Friday Archaeology Blogging
The beginning of a grand tradition at Oi! Thump!? Probably not, knowing our work-ethic, but we'll give 'er a try.
Robot spots ancient Greek shipwreck
Vessel laden with wine and oil went down 2,300 years ago
By Ker Than
Updated: 5:47 p.m. ET Feb. 2, 2006
The remains of an ancient Greek cargo ship that sank more than 2,300 years ago have been uncovered with a deep-sea robot, archaeologists announced Thursday.
Here's more on this:
Deep-sea robot photographs ancient Greek shipwreck
Deborah Halber, News Office Correspondent
February 2, 2006
Sometime in the fourth century B.C., a Greek merchant ship sank off Chios and the Oinoussai islands in the eastern Aegean Sea. The wooden vessel may have succumbed to a storm or a fire, or maybe rough weather caused the cargo of 400 ceramic jars filled with wine and olive oil to shift without warning. The ship went down in 60 meters (about 200 feet) of water, where it remained unnoticed for centuries.
Ok, so what can this tell us? Well, first of all, wine and oil amphorae were often stamped with a "maker's mark":
While these don't necessarily give one the origin of a specific cargo, they do tell us where the amphora was made, and this knowledge can obviously help in putting together a larger picture of trade in a certain region. For example, if you're finding Spanish amphorae all over the place in, say, the region of Cyprus, you can pretty much safely say that there was some sort of exchange going on between those two regions, whether or not the vessels were later being re-used for more local commerce. Furthermore, there's a chance, albeit a slim one, that some of the amphora contents may have survived, and chemical analysis can help pinpoint the exact origin of the material. As far as the ship itself is concerned, I couldn't tell from any of the pictures how intact it was, but archaeologists may be able to work out its dimensions, and at least some of the details of its appearance. It probably looked not unlike this:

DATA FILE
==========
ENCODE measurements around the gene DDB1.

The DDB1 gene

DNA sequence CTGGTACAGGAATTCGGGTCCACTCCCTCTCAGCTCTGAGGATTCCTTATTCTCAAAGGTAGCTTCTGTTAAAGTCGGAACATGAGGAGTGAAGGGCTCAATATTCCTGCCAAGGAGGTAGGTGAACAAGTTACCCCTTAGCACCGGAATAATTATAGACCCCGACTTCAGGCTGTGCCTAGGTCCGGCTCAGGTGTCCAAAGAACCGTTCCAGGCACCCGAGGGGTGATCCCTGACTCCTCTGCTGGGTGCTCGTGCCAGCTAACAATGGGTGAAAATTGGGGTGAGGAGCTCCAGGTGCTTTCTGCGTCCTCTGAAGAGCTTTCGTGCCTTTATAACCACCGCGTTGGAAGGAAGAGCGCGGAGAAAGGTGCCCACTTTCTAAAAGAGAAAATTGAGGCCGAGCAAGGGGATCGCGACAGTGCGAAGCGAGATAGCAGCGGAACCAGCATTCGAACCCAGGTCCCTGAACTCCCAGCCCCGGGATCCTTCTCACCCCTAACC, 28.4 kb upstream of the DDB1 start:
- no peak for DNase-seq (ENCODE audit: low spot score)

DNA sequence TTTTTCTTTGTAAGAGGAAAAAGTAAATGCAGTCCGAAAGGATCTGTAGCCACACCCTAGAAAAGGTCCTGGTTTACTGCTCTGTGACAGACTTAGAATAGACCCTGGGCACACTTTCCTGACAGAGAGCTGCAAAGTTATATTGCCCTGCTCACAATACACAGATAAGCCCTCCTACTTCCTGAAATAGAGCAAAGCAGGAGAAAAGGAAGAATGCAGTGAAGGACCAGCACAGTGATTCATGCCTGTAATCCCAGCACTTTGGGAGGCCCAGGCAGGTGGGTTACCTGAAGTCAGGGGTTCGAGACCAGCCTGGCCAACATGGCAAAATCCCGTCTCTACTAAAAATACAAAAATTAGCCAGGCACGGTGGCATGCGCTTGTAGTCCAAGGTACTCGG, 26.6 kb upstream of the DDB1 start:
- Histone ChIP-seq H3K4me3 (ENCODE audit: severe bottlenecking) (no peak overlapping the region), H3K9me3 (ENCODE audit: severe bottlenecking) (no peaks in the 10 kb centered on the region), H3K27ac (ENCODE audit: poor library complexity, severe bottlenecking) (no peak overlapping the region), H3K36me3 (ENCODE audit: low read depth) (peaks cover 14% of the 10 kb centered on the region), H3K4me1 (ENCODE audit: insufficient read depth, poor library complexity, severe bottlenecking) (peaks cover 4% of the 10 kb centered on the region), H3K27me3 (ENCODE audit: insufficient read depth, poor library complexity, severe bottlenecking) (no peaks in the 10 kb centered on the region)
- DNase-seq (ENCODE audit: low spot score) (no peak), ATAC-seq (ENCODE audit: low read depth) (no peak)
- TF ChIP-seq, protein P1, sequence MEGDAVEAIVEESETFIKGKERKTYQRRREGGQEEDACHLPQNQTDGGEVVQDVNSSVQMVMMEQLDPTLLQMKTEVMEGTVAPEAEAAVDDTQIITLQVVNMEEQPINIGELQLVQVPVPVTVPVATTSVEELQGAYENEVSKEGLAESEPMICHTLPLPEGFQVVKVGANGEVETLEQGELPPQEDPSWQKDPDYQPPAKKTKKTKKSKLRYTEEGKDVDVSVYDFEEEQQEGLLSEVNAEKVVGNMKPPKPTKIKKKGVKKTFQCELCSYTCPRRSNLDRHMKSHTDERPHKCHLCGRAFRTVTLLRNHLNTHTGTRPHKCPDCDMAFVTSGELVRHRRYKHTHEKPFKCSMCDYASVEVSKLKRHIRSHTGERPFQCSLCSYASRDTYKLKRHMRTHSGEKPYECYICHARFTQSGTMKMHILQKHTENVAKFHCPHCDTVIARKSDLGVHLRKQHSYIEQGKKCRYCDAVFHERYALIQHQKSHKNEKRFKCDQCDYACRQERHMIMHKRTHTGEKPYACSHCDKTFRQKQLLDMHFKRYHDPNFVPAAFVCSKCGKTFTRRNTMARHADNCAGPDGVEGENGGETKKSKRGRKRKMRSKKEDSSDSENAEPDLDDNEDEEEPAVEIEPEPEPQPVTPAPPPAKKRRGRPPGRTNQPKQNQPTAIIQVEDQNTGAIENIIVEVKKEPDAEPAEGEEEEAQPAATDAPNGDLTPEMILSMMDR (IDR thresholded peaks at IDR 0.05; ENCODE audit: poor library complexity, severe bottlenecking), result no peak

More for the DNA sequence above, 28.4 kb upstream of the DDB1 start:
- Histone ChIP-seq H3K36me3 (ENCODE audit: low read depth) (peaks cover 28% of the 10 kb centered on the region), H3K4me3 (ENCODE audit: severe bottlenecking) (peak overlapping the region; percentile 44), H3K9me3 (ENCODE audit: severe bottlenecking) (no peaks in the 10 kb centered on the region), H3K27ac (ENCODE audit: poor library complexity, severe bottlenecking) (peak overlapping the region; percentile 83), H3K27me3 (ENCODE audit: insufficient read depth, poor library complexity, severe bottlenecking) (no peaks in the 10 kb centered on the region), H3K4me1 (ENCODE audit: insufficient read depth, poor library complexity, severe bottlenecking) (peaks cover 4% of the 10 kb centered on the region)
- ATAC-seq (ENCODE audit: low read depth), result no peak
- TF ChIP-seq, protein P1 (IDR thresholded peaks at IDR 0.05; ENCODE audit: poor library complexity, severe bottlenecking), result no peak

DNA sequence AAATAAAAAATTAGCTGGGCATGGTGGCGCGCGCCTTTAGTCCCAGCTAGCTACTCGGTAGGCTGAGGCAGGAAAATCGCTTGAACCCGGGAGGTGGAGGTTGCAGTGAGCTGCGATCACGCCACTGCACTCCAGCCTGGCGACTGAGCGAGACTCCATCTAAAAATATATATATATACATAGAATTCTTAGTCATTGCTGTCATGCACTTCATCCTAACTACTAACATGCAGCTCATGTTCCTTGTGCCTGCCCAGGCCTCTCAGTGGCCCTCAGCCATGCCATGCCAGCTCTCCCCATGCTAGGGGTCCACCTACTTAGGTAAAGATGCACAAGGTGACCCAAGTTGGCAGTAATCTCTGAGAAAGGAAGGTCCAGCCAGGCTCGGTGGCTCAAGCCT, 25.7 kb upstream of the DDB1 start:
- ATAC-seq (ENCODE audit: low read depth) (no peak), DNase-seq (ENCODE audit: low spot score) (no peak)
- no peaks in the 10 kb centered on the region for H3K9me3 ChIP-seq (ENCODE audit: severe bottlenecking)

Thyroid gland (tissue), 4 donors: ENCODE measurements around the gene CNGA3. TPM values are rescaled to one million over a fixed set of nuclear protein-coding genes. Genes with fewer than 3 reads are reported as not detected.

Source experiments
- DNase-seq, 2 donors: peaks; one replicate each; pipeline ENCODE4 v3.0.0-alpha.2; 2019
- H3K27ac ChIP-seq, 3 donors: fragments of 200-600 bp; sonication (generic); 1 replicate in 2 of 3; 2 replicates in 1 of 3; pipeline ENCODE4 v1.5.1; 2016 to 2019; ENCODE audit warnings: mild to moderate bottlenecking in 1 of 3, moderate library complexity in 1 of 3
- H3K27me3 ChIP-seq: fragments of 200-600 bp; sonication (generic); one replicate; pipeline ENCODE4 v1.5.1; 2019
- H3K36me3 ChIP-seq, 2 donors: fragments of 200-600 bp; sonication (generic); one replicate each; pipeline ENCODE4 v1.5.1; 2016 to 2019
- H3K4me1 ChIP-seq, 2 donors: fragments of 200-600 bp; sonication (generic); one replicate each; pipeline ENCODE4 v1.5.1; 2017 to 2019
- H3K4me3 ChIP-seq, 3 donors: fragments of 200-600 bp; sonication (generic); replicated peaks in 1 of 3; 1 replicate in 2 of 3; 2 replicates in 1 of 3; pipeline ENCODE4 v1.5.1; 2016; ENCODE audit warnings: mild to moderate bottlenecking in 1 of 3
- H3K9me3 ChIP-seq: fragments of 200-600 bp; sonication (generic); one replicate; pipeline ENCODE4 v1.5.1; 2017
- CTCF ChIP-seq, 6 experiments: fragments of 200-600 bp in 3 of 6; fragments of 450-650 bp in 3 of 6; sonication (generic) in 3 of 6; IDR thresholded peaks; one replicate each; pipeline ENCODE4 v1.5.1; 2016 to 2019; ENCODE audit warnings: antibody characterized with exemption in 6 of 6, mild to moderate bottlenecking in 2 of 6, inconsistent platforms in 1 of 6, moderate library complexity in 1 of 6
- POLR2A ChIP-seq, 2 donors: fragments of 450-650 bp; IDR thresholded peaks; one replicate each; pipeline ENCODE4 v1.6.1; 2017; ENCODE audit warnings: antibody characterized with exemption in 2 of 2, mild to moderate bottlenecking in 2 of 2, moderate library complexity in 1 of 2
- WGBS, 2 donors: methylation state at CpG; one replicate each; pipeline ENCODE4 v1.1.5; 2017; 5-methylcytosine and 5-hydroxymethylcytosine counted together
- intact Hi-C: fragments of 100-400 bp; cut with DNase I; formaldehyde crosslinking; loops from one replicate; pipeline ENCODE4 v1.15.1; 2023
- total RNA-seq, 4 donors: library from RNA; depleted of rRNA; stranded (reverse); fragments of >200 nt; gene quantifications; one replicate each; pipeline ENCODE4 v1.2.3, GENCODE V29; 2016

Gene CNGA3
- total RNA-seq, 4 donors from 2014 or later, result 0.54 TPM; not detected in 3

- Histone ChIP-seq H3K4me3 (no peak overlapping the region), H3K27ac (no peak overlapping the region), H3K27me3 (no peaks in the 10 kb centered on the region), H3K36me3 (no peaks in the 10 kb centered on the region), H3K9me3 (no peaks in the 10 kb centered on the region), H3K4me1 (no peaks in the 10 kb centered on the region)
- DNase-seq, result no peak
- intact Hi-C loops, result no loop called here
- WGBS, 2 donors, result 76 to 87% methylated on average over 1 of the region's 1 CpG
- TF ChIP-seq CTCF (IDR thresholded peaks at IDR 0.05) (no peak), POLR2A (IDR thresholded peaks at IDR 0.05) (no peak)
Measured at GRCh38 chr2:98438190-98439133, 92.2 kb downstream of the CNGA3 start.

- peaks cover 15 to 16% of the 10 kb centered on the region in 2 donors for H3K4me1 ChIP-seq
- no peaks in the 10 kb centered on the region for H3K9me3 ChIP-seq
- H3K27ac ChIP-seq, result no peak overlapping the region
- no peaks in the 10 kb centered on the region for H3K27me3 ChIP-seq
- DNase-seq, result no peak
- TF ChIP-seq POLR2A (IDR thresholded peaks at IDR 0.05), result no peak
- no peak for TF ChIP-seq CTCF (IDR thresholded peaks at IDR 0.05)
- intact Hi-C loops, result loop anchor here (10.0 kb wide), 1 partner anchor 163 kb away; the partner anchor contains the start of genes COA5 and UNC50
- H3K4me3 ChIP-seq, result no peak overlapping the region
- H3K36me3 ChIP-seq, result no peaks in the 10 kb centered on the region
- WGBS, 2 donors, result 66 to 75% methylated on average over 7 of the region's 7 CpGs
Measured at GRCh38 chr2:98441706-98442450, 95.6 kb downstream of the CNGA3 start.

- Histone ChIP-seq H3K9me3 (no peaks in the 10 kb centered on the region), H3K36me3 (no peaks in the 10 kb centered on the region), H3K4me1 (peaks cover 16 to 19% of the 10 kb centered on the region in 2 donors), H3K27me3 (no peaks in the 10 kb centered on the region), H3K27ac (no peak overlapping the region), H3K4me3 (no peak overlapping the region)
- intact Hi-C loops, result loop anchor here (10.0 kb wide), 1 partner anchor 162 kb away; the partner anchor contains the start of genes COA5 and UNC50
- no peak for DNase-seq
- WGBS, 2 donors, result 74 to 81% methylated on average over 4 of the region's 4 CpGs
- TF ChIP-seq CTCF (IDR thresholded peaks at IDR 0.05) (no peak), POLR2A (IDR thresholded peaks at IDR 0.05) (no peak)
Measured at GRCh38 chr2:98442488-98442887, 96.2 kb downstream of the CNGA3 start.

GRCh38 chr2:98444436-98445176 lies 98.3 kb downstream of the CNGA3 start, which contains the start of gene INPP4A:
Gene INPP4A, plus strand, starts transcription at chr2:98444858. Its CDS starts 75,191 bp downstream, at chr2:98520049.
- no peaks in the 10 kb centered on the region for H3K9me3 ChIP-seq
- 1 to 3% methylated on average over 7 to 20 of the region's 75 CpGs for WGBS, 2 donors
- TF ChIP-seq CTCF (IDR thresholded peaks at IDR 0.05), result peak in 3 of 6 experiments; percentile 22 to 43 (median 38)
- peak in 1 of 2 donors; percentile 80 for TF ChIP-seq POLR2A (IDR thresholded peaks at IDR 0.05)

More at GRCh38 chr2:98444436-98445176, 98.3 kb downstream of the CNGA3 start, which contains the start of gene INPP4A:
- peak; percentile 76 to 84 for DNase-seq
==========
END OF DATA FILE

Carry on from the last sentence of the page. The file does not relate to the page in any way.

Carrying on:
In short, this wreck has the potential to yield some interesting new data on what exactly was going on in the Aegean area about the time that Philip of Macedon...
...was moving onto the scene, and the last vestiges of what had been the "Golden Age" of Greece were fading away.